From Rick Bass, Waiting, an essay in Llano Estacado. An Island in the Sky, edited by Stephen Bogener and William Tydeman. Volume 6 in the series, Voices in the American West published by Texas Tech University, Lubbock, Texas. 2011:

“Again and again (maybe we don’t always see what we want to see; maybe we can be instructed, or re-instructed, yet, to see things differently), I witness in these photos not the scrappy pride of yore nor the calm content of relative (or perceived) self-sufficiency in the subjects, but instead the outer edges of despair. I do not want to see despair or confusion, nor passivity or waiting, but there it is, again and again….

Doubt is a bitter, weakening thing, as debilitating, I think, as regret. I want to believe I am not seeing what I think I am seeing….

About those landscape photos: they strip away my childhood memories of a more spacious and vibrant and resilient relationship—the town and communities of the Llano, at the healthy edge of further, farther, less-managed landscapes—and reveal, like a surprising glance in the mirror for the first time at a lined face and graybeard stubble—how can this be?—a land stretched very very thin. And upon that living canvas, that fabric, our species has made mistakes; unremarkable, uncomplicated mistakes, generally involving overreaching, often but not always tinged with greed, or at the very least a lack of respect for anything beyond ourselves, and then, fairly quickly, as things sagged or went away, a lack of respect even for ourselves. Simple mistakes and assumptions made on a large canvas repeatedly across time, out in the wide-open, in a land not of bounty but, more often than not, relative paucity. Mistakes made not in the remote backcountry of the West, nor paved and chromed over by the glitter of urban dreams and desires, nor masked by the vegetative uproar and foliated disguise and clamor of either the Northeast or the deep South, but instead mistakes made out in the clear wide-open, illuminated by a brilliant aridity that is, in the end, less forgiving than other landscapes, and I fear, less resilient….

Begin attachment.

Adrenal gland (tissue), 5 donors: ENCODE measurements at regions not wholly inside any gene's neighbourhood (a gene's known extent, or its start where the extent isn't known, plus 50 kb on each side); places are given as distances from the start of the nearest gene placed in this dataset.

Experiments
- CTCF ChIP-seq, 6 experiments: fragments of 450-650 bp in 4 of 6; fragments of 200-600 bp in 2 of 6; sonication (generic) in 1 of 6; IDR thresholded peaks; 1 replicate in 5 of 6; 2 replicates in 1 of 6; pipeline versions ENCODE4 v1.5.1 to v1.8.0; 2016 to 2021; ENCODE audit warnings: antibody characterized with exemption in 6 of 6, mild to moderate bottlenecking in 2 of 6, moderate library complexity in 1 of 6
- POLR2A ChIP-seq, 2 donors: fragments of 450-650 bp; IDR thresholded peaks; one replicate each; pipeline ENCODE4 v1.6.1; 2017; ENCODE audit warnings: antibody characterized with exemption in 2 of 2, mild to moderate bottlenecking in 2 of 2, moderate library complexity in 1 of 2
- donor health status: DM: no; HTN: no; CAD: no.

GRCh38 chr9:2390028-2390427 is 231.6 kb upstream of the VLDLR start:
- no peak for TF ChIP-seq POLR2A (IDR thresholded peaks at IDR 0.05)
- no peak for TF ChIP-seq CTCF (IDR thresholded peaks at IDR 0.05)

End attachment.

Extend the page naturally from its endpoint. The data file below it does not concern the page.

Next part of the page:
I am not judging. Maybe there wasn’t time. I am not suggesting any of us would have done any differently. I am just looking at the evidence, or what seems like evidence, in these photos….

I am not by nature a pessimist, but the further and farther we go on this journey, the more irritated I become with false or reflexive hope, as opposed to the more difficult brand of earned hope. I hope that someone, somewhere, somehow, will rescue us from this jackpot we seem to have suddenly gotten into. But it seems disrespectful, as well as foolish, to bank on it, and to simply wait. If my heart knows anything, it is that the road does not necessarily go on forever, and that some parties do finally end.”